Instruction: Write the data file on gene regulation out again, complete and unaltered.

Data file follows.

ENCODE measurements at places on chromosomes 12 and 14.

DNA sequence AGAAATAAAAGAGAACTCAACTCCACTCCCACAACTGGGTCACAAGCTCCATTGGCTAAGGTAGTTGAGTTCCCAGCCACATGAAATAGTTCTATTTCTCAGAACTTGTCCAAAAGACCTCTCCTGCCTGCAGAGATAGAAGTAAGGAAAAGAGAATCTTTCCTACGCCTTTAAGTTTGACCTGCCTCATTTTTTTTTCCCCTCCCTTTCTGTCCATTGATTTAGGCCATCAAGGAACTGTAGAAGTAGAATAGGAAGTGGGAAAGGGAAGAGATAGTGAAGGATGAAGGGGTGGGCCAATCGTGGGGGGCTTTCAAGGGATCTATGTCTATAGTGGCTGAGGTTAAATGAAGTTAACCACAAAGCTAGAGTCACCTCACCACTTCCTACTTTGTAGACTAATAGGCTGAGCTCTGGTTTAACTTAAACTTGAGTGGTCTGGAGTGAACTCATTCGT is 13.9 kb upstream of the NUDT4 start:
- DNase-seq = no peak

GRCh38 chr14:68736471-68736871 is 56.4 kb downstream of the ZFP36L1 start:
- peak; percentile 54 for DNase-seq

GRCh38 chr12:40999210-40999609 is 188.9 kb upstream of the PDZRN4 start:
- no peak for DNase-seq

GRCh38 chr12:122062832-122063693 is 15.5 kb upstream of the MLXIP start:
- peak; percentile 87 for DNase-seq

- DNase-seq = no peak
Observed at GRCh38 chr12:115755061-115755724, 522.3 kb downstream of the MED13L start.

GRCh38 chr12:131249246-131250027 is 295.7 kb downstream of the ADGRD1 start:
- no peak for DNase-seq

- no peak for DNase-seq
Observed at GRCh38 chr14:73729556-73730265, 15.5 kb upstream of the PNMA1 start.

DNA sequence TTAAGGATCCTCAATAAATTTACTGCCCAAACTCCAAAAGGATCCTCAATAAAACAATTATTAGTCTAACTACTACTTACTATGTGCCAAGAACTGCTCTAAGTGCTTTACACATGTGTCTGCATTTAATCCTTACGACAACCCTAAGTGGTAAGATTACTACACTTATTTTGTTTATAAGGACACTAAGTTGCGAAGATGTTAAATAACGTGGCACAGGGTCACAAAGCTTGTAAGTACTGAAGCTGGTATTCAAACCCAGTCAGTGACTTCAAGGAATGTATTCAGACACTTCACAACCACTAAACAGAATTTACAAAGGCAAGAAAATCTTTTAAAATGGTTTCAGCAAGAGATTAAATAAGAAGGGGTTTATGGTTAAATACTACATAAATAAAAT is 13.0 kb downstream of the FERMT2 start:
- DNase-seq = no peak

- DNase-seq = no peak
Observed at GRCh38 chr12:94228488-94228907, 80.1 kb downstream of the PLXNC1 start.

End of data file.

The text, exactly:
ENCODE measurements at places on chromosomes 12 and 14.

DNA sequence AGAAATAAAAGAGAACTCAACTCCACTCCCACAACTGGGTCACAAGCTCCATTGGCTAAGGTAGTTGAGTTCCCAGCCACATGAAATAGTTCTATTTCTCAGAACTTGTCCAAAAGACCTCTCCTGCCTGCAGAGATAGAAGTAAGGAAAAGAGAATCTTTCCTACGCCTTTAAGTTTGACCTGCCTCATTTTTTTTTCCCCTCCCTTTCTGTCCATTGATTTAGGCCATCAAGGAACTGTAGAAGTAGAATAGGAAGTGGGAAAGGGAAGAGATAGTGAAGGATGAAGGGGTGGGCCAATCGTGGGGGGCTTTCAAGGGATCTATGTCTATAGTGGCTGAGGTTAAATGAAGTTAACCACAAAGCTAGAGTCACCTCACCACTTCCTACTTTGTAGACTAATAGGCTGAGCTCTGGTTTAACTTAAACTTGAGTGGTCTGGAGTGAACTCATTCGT is 13.9 kb upstream of the NUDT4 start:
- DNase-seq = no peak

GRCh38 chr14:68736471-68736871 is 56.4 kb downstream of the ZFP36L1 start:
- peak; percentile 54 for DNase-seq

GRCh38 chr12:40999210-40999609 is 188.9 kb upstream of the PDZRN4 start:
- no peak for DNase-seq

GRCh38 chr12:122062832-122063693 is 15.5 kb upstream of the MLXIP start:
- peak; percentile 87 for DNase-seq

- DNase-seq = no peak
Observed at GRCh38 chr12:115755061-115755724, 522.3 kb downstream of the MED13L start.

GRCh38 chr12:131249246-131250027 is 295.7 kb downstream of the ADGRD1 start:
- no peak for DNase-seq

- no peak for DNase-seq
Observed at GRCh38 chr14:73729556-73730265, 15.5 kb upstream of the PNMA1 start.

DNA sequence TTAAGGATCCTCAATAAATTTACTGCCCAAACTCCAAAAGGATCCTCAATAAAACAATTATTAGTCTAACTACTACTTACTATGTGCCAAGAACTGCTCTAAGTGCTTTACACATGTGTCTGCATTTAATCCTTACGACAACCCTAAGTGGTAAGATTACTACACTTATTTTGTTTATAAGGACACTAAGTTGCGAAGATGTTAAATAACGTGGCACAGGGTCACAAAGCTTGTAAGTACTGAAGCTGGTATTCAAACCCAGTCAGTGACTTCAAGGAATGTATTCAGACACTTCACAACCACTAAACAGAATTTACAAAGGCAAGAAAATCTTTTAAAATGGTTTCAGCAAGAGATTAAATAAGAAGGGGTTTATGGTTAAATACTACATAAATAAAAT is 13.0 kb downstream of the FERMT2 start:
- DNase-seq = no peak

- DNase-seq = no peak
Observed at GRCh38 chr12:94228488-94228907, 80.1 kb downstream of the PLXNC1 start.